I mean no offense to anyone, again thank you all for caring.

Thanks,

C/SrA Cassie

Don't worry cadet, your squadron appears from here to be doing fine and doing things correctly with the safety briefs and making sure that everyone and everything is up to snuff. There are just a few curmudgeons on this board who like to argue; they'll get over it, they always do.

Jeders,

Thank you for this, I really appreciate it.

Thanks,

C/SrA Cassie
« Last Edit: March 09, 2018, 12:59:46 PM by The_CAP_Life_Chose_Me » Logged
C/SSgt Cassie
abdsp51
Salty & Seasoned Contributor

Posts: 2,555
Unit: Classified

« Reply #34 on: March 09, 2018, 12:03:31 PM »

Again the cadets leadership assumes the risk.  Let's see if they assume the responsibility when a cadet dislocates something or is dropped on their head.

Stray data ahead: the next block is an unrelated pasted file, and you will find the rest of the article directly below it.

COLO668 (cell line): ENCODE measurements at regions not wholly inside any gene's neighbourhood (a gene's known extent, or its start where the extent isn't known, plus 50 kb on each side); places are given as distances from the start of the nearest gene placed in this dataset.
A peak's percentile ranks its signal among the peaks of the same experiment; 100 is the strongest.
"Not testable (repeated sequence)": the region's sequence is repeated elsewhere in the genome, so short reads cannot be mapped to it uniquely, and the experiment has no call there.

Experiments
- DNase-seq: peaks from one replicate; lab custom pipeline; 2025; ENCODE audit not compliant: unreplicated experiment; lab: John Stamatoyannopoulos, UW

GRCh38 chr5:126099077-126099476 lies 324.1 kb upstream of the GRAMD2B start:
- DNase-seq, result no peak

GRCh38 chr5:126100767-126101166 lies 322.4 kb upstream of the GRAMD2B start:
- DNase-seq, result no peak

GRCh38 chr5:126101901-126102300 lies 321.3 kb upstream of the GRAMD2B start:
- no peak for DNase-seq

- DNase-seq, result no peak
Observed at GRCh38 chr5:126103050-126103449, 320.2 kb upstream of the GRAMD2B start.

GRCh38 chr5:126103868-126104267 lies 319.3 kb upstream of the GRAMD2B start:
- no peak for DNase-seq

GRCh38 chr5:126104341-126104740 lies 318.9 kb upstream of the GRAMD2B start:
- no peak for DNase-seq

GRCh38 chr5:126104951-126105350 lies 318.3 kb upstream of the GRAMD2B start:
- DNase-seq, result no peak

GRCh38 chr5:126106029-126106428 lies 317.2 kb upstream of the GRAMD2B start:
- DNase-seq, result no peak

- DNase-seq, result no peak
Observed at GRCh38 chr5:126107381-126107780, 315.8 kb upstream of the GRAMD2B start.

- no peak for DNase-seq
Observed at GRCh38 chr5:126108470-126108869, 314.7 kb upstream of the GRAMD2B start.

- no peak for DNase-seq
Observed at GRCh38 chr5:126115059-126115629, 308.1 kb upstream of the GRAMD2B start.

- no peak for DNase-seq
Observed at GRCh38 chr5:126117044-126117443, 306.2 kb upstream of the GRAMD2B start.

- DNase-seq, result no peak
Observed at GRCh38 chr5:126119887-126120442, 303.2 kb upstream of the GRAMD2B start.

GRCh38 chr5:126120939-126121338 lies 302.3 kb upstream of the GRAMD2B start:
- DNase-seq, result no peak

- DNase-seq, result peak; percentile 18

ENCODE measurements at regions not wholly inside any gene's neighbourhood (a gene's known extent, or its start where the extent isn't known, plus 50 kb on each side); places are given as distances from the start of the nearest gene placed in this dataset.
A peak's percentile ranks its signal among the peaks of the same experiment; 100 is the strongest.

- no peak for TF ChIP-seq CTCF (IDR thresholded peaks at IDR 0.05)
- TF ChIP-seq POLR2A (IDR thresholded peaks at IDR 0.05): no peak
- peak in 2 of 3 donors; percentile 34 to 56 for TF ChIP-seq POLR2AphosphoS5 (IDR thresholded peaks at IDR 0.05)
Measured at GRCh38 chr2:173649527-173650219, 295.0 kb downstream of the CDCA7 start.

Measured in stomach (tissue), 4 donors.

BTW no such thing as a white flag inspection and the AF typically inspects the wings not individual squadrons.
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LSThiker
Salty & Seasoned Contributor

Posts: 1,809
Unit: Earth

« Reply #35 on: March 09, 2018, 12:24:13 PM »

Again the cadets leadership assumes the risk.  Let's see if they assume the responsibility when a cadet dislocates something or is dropped on their head.

Considering that her Wing CV is on here, I am sure he will take care of any unsafe conditions that would put the cadets in harms way.
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Spam
Salty & Seasoned Contributor

Posts: 1,079
Unit: GA-001

« Reply #36 on: March 10, 2018, 01:46:11 AM »

(Sigh... bringin' me into this...  :o)